Beneficial Ownership (‘BO’)

Through PN3, the Government has also introduced the aspect of transfer of BO of any existing or future FDI in an entity in India. It provides that where the transfer of ownership of any existing or future FDI in an entity in India, directly or indirectly results in BO, which falls under the restrictions imposed in Para 3.1.1(a) of the FDI Policy (i.e. if the investor belongs to any one of the seven countries), such change in the BO will also require Government approval.

Revised Position: Press Note  3 (2020 Series)

3.1.1(b) In the event of the transfer of ownership of any existing or future FDI in an entity in India, directly or indirectly, resulting in the beneficial ownership falling within the restriction/purview of Para 3.1.1(a), such subsequent change in beneficial ownership will also require Government approval.

Concept of Beneficial Ownership, Beneficial Interest and Significant Beneficial Ownership

BO is not defined under the FDI Policy. The term ‘Beneficial Ownership’ is only defined under Section 2(fa) of the Prevention of Money Laundering Act, 2002 and reads as under:

An individual who ultimately owns or controls a client of a reporting entity or the person on whose behalf a transaction is being conducted and includes a person who exercises ultimate effective control over a juridical person.”

Further, Section 89 of the Companies Act, 2013 read with the Companies (Management and administration) Rules, 2014 (2018 amendment) provides for the distinction between legal owners and beneficial owners of shares having Beneficial Interest (“BI”),  to include any direct or indirect right or entitlement in a share through any contract or arrangement or otherwise to the rights attached with the share or receive dividend on its distribution. Any change in BI needs to be reported by the Company to the regulator, Ministry of Corporate Affairs (“MCA”).

Additionally, Section 90 of the Companies Act, 2013 read with the Companies (Significant Beneficial Owners) Rules, 2018, brings out the concept of the Significant Beneficial Ownership (‘SBO’) and states that whenever there is change in SBO, the Companies need to report to the MCA about the SBO. In order to ascertain the SBO, the following points need to be considered to ascertain if there is any reporting requirement or not:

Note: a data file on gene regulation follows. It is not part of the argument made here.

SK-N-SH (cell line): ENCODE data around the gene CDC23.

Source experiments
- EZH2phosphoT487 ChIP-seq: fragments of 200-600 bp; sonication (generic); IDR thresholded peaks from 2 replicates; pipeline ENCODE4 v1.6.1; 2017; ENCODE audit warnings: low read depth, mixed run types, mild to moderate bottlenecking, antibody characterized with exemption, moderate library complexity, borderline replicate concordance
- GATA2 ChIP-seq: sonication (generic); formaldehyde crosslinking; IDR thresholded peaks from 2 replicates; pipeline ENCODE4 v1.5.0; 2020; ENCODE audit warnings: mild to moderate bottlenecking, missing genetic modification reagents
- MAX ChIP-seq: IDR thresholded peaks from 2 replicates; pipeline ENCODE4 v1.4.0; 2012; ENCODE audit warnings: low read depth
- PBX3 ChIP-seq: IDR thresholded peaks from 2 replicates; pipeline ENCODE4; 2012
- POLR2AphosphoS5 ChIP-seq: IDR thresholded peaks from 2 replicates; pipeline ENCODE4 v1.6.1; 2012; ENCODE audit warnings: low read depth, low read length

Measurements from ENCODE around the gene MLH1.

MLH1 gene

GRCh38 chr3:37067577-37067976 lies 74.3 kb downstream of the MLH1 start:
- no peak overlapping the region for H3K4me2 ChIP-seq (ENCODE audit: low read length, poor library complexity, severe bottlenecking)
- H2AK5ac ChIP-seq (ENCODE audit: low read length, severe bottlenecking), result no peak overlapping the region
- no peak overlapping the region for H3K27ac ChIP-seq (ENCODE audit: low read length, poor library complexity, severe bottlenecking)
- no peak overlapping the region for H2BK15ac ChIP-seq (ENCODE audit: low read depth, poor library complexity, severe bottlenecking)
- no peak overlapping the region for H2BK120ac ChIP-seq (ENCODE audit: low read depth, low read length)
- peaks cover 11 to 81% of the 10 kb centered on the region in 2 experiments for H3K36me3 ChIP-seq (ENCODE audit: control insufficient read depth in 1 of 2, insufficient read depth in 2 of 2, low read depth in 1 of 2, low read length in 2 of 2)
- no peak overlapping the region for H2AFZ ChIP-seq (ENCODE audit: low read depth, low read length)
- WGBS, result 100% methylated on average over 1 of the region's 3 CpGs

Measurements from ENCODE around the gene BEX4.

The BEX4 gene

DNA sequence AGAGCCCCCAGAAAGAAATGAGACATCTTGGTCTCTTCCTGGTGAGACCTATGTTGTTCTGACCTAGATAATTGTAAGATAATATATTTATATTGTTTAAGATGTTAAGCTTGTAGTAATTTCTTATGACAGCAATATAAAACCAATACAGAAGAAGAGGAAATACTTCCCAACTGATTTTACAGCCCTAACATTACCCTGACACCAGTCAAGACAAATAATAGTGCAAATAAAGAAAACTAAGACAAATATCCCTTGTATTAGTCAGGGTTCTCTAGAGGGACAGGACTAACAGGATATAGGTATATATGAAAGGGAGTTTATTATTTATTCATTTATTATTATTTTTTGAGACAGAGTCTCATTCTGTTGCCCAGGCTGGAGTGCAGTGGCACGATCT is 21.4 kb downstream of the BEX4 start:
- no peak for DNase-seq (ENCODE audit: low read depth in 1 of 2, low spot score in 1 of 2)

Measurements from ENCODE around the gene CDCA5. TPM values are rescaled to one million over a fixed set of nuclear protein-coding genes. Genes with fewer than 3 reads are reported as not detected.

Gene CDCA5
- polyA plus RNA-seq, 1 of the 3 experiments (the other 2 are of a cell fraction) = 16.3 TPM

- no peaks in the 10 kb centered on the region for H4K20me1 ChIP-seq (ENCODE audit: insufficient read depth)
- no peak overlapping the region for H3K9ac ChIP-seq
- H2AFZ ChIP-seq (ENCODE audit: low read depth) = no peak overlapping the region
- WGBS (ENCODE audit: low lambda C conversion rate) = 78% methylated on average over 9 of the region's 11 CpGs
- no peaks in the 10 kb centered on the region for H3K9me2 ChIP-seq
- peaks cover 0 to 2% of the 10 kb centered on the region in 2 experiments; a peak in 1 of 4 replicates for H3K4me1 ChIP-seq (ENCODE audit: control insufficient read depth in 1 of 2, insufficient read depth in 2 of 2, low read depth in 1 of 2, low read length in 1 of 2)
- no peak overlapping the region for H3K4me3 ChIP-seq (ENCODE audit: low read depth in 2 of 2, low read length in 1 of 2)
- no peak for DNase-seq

1. Identify if there are any indirect holding through a body corporate, LLP, Partnership, Trust, HUF;
  2. If individual holding is 10% or more in the Company, the company needs to report to the MCA;
  3. If individual shareholding, voting rights, dividend right exceeds 10%, SBO needs to be reported to MCA.

On examination of the records available on MCA, RBI and the regulatory authority, will have a fair idea about the investments made by the neighbouring country through Automatic Route. Any changes in the SBO or the BI will now require in addition to reporting to MCA, an in-principle approval from the DPIIT or the approval from the relevant authority under the  Government of India.

Conclusion

Indian entities have been significantly benefited by the investments made by or neighbouring countries, especially FDI from China. According to sources[1], Chinese FDI into India is approximately $6.2 billion, there is significant investments in start-ups.

This policy of the Government does not impact the existing investments made in India. There will be closer look at the investments that the country receives from the neighbouring countries due to the volatility in the market as a result of the COVID-19 pandemic.

These amendments will be effective once the requisite amendments are made to Rule 6 of the FEMA (Non-Debt Instruments) Rules, 2019. Any direct or indirect transfer of ownership of any existing FDI in the Indian entity which is more than 10% will have to be reported both to the MCA and to the exchange control regulator, RBI.

The impact on the economy, especially with this pandemic COVID –19, particularly on the start-ups is unknown. It is possible that that there will be closer inspection on the all FDIs. In respect of FDIs from neighbouring nations, since such investments now require prior approval from the Government i.e. Approval Route, and since Government Approval for FDI will requires significant amount of time, it is expected that the Companies expecting such FDI should be prepared for delays in receiving investments which is likely to have implications for future investments by venture capital funds, especially the start-ups that have seen significant investments from Chinese investors. The impact on the country’s GDP in view of this policy decision is very unclear at this stage. 


*Advocate, Shivadass & Shivadass (Law Chambers)

[1] https://www.thehindubusinessline.com/info-tech/how-china-dominates-tech-investments-in-india/article31380773.ece